Please note that the notches shown in the diagram are not the ones seen in the picture. The ones in the diagram are actually keys that only permit the connector to be installed into the EEC one way. Pins 20,40, and 60 are closest to you in the picture. It should be obvious because the pin locations for the additional signals must be empty.

    Remove the existing air filter box cover and tube leading to the throttle body. Install the MAF to the passenger side strut tower which should already have the holes for the bracket. Connect the duct work, tighten the clamps and connect the meter to the MAF meter harness.
    You will need to move the 2 signals for the thermactor pump to different locations in the EEC connector. The EEC pins are held in place by a hook shaped retainer that snaps into a groove in the EEC pin. To remove you must pry the hook
    back from the EEC side of the connector and either push on the pin or pull on the wire from the back. I used a paper clip and flattened one end but a small jewelers screwdriver would work also. The wire currently in position 51 tan/red needs
    to be moved to position 38. The wire currently in position 11 green/black must be moved to position 32. If there is not enough slack for this to reach the new location, you'll have to splice in some extra wire. Mine reached without doing this.
    The next 2 steps some consider optional but will generate error codes in the EEC. Others have reported stalling problems without the VSS signals. In my opinion it's worth doing if only for piece of mind and no bogus error codes. In preparation
    for these signals, remove the driver's seat and the driver's side kick panel. There are 3 wires that will need to be added for these signals with EEC pins on one end. I suggest you tie them all together and route them as one cable over to the EEC
    on the passenger side. I took this opportunity to change the carpet at the same time so I had most of the interior out which
    made this fairly simple.

    This signal called FPM2 is used to monitor the voltage going to the fuel pump. It will generate an error code in the EEC if it's not connected but "shouldn't" cause a problem. Splice into one of the 2 pink/black wires going to the relay located
    under the driver's seat and insert the other end into position 19 of the EEC connector. Refer to figure 1.
    Figure 1 (Relay under driver's seat)

    These signals are required for cruise control and as stated earlier, some have reported stalling problems on cars not equipped with cruise so avoid the head-ache and just do it. These will also generate an error code in the EEC if not
    installed. These signals come from a sensor that plugs into the transmission. The easiest place to tap into them is behind the driver's side kick panel. There is an 8 pin connector cable which runs back to the driver's seat, across the floor under the seat then back towards the front of the car and then goes through the transmission hump to the sensor. You will need to splice into the orange/yellow wire. The other end of this signal needs an EEC pin attached and this gets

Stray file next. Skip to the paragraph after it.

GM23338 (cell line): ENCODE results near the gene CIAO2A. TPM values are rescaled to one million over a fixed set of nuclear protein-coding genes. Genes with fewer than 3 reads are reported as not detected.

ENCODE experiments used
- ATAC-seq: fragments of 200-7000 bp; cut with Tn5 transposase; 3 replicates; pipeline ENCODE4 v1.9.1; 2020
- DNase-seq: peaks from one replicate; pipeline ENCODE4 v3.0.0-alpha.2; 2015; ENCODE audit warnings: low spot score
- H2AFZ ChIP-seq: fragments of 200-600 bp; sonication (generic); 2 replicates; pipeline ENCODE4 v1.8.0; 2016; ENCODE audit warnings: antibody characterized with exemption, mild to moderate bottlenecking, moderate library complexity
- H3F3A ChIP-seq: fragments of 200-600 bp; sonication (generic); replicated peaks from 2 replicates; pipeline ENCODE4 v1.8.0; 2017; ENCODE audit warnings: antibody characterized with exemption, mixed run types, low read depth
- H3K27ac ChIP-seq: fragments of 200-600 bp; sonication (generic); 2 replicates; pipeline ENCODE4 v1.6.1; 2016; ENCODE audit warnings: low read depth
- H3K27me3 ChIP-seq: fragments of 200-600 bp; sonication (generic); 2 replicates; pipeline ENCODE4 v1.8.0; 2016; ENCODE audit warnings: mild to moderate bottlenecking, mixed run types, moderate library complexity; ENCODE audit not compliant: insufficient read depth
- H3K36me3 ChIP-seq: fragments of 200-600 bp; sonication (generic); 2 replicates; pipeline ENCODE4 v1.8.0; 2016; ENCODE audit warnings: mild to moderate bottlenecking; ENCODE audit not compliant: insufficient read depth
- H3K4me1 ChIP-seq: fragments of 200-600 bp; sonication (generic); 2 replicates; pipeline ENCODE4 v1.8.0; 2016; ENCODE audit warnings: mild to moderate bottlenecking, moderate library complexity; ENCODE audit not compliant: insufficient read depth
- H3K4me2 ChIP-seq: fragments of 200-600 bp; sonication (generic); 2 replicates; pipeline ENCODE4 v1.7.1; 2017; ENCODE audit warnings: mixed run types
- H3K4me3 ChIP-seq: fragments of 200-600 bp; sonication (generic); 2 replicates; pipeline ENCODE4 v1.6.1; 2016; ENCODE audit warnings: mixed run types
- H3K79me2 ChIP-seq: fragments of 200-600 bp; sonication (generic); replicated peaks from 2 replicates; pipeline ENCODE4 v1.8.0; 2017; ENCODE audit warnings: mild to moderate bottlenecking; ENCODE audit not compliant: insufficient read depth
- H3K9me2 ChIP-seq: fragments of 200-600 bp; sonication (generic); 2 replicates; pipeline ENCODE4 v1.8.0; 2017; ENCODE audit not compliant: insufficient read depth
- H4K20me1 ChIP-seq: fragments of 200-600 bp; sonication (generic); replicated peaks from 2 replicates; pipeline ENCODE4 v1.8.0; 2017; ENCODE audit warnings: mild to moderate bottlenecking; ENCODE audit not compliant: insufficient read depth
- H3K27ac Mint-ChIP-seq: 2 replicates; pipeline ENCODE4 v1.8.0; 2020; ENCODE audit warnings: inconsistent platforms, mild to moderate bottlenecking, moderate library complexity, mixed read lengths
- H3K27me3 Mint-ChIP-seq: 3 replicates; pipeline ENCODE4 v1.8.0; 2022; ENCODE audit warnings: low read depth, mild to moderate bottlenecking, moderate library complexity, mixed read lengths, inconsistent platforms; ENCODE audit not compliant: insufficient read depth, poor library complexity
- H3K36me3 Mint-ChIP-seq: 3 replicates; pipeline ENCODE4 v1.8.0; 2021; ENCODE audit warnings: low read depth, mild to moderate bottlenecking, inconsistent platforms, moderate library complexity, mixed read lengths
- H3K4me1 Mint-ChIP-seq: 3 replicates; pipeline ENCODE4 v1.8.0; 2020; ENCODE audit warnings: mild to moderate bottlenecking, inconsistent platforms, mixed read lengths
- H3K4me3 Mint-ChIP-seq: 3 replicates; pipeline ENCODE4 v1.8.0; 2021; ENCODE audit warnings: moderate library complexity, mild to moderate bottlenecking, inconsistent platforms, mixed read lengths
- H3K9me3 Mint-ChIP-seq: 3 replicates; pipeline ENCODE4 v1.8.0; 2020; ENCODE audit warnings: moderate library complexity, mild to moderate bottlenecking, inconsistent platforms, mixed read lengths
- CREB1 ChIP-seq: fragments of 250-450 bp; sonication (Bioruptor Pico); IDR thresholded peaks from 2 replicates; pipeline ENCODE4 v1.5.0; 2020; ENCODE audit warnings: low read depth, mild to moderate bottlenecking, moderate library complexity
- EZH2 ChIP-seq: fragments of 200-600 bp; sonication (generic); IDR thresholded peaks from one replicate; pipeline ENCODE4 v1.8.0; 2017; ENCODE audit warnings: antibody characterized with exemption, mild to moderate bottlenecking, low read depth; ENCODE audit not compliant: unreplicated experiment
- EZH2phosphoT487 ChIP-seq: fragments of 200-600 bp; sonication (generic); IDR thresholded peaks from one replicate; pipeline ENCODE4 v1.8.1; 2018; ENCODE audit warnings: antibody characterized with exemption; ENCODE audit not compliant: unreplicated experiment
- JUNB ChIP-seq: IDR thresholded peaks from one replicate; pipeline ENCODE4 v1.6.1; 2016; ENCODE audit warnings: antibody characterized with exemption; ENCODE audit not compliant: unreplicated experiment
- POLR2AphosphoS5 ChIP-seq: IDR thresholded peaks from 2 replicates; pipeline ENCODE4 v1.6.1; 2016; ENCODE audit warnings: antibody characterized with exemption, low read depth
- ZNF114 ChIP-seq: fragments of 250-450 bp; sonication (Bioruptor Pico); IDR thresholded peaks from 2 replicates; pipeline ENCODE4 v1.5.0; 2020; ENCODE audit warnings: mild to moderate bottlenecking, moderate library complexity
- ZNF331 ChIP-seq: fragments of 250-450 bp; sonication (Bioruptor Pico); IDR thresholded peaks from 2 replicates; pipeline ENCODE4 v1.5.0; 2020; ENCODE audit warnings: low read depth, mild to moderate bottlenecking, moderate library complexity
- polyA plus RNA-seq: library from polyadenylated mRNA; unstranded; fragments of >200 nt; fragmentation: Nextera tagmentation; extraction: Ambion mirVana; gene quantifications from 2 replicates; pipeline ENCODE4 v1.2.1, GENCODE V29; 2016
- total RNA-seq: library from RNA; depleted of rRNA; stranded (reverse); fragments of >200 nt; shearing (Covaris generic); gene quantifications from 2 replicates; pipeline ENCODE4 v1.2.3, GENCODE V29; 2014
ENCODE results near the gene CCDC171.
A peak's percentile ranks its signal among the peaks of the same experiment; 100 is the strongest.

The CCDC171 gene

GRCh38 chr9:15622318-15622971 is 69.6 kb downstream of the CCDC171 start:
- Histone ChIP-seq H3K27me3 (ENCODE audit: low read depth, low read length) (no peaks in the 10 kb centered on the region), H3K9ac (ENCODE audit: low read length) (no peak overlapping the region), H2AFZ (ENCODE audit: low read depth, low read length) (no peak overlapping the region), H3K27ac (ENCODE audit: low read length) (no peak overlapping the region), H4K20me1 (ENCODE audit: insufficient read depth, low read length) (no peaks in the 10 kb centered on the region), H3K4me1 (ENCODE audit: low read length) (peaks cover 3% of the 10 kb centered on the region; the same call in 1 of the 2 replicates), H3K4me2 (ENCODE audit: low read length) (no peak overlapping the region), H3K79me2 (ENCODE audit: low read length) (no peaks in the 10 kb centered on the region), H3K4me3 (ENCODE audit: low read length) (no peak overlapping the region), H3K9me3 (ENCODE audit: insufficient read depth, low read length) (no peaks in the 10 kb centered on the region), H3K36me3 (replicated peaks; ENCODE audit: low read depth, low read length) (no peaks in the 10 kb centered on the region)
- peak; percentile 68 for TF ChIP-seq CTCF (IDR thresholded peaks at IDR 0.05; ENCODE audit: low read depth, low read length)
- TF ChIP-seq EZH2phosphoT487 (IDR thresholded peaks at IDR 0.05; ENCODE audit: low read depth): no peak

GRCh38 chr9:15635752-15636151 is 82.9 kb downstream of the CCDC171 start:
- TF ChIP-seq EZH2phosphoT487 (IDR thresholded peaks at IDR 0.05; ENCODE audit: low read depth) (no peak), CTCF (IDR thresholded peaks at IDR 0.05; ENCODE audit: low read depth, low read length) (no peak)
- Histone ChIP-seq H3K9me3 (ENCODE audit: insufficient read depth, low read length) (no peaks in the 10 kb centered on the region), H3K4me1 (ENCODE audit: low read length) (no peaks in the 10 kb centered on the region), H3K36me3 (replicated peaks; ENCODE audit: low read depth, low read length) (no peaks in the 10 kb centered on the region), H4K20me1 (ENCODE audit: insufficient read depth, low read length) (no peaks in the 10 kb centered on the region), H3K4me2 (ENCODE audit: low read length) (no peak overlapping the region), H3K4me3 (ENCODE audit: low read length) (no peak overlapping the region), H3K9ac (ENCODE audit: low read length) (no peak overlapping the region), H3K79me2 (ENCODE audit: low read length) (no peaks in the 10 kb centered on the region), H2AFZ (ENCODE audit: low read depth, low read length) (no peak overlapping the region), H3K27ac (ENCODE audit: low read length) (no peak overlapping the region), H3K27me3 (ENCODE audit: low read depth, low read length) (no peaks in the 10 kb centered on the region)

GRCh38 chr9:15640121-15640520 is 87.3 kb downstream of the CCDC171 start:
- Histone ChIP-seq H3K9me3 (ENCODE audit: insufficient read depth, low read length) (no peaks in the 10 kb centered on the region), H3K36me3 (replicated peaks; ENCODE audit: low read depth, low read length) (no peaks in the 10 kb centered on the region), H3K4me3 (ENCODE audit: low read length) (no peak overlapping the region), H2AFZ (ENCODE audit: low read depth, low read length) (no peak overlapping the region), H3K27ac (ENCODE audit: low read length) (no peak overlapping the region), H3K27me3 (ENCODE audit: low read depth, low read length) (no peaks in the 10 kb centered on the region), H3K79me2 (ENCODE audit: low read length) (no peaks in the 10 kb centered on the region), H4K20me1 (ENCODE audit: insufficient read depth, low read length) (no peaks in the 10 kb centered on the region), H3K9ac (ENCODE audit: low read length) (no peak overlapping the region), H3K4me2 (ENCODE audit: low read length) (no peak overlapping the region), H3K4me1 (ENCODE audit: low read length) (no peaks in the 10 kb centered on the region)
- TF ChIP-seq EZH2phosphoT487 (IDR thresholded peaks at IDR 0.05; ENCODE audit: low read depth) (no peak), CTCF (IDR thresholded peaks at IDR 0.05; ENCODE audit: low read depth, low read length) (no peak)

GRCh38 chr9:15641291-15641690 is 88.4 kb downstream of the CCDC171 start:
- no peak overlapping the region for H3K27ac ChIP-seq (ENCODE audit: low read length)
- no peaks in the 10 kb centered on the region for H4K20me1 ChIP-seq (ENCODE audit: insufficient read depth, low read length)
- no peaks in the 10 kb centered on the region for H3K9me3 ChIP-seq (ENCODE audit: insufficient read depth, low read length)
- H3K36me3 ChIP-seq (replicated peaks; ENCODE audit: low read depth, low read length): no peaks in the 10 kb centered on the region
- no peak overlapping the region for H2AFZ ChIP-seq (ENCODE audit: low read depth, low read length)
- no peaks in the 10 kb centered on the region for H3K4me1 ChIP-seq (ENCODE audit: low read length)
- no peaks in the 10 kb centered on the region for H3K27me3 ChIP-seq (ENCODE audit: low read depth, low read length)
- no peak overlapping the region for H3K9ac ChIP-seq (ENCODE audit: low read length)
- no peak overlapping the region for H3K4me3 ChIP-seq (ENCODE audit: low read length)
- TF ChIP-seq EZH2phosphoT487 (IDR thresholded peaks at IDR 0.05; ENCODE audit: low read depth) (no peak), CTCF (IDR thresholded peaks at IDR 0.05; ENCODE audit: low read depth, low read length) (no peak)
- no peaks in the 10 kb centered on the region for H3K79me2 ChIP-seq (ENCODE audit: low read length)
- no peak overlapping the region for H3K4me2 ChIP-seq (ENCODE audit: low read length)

inserted into the EEC connector into position 6. You need to splice into the dark green/white wire for the other connection. The other end of this signal needs an EEC pin attached and this gets inserted into the EEC connector into position 3. Refer to figure 2.

    Figure 2 (VSS signals behind driver's kick panel)
    Put the red H shaped pin lock back into the EEC connector. Bolt the connector to the new MAF EEC and slide the EEC back up in place. Install the bolt for the EEC retaining bracket and any other relays/grounds you may have removed to get the old EEC out.
    The manifold absolute pressure (MAP) sensor is located on the firewall next to the vacuum tree. Disconnect the vacuum line from the sensor going to the intake and plug the line going to the intake so you don't have a vacuum leak. Leave the port
    on the sensor open and DO NOT disconnect the electrical connection to the sensor.

    MAP Sensor on firewall
    Congratulations! You should now be done with your MAF conversion. I suggest you re-check all your wiring changes at this point before you re-connect the battery to avoid a smoke show of a different sort. Once you are happy that everything is correct, re-connect the battery and start the car. The car may idle a bit rough for a while until it relearns, but severe idle or drivability problems may indicate a real problem

    Another writeup from this site several years ago


    #4 mikestang63, Aug 28, 2013
    Last edited: Aug 28, 2013
  4. NIKwoaC

    NIKwoaC 中國製造

    Oct 31, 2006
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    Chengdu Province
    In my experience, hooking up the VSS in a manual car is key. I had stalling issues until I took care of that.
  5. Mustang5L5

    Mustang5L5 Car used in adult film "Highway Gangbang-InDaButt"
    SN Certified Technician Founding Member

    Feb 18, 2001
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    Yes. It's rarely done and it should be done.

    The wire for the fuel pump monitor signal isn't that critical, but running that wire does help eliminate the code every time you run them